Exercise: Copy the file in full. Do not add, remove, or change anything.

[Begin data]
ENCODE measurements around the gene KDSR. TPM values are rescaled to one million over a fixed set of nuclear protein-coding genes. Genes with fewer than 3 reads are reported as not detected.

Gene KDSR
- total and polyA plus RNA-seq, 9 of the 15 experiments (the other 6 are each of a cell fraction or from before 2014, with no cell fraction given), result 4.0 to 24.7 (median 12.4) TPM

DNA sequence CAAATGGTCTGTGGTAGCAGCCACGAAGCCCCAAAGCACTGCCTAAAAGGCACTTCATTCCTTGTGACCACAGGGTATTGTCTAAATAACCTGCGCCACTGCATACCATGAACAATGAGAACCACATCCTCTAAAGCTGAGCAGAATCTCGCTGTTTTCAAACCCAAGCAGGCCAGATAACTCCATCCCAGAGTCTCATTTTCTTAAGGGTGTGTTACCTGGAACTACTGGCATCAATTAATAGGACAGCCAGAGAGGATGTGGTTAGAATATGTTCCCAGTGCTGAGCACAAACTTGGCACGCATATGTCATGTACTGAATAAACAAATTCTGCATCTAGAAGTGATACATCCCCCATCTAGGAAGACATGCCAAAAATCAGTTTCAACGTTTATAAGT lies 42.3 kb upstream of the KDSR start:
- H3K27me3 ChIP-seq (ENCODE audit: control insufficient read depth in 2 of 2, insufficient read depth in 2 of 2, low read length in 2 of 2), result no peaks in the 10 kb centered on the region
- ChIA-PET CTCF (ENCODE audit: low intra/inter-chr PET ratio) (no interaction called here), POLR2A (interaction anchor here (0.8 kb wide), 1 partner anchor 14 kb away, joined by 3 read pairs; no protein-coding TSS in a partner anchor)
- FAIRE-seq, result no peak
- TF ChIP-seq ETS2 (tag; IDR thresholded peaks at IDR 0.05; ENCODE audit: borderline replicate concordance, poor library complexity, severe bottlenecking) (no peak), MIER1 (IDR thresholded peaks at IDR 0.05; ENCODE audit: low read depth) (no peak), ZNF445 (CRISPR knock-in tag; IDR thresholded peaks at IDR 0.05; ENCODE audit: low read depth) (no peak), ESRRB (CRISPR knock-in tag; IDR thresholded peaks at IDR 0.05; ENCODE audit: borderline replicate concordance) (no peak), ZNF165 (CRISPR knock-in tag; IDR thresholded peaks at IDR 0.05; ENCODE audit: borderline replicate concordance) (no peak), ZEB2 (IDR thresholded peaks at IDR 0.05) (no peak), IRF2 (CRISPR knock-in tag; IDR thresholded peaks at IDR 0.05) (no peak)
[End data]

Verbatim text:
ENCODE measurements around the gene KDSR. TPM values are rescaled to one million over a fixed set of nuclear protein-coding genes. Genes with fewer than 3 reads are reported as not detected.

Gene KDSR
- total and polyA plus RNA-seq, 9 of the 15 experiments (the other 6 are each of a cell fraction or from before 2014, with no cell fraction given), result 4.0 to 24.7 (median 12.4) TPM

DNA sequence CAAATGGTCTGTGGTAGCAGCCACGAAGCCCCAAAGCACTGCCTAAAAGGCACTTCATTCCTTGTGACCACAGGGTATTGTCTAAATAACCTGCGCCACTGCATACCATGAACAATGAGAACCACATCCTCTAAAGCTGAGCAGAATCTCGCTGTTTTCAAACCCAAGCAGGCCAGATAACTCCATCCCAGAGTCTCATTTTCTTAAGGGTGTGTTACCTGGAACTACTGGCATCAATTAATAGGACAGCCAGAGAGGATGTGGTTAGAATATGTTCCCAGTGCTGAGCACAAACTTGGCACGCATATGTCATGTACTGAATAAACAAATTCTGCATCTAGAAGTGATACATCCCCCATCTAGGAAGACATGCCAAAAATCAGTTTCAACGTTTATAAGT lies 42.3 kb upstream of the KDSR start:
- H3K27me3 ChIP-seq (ENCODE audit: control insufficient read depth in 2 of 2, insufficient read depth in 2 of 2, low read length in 2 of 2), result no peaks in the 10 kb centered on the region
- ChIA-PET CTCF (ENCODE audit: low intra/inter-chr PET ratio) (no interaction called here), POLR2A (interaction anchor here (0.8 kb wide), 1 partner anchor 14 kb away, joined by 3 read pairs; no protein-coding TSS in a partner anchor)
- FAIRE-seq, result no peak
- TF ChIP-seq ETS2 (tag; IDR thresholded peaks at IDR 0.05; ENCODE audit: borderline replicate concordance, poor library complexity, severe bottlenecking) (no peak), MIER1 (IDR thresholded peaks at IDR 0.05; ENCODE audit: low read depth) (no peak), ZNF445 (CRISPR knock-in tag; IDR thresholded peaks at IDR 0.05; ENCODE audit: low read depth) (no peak), ESRRB (CRISPR knock-in tag; IDR thresholded peaks at IDR 0.05; ENCODE audit: borderline replicate concordance) (no peak), ZNF165 (CRISPR knock-in tag; IDR thresholded peaks at IDR 0.05; ENCODE audit: borderline replicate concordance) (no peak), ZEB2 (IDR thresholded peaks at IDR 0.05) (no peak), IRF2 (CRISPR knock-in tag; IDR thresholded peaks at IDR 0.05) (no peak)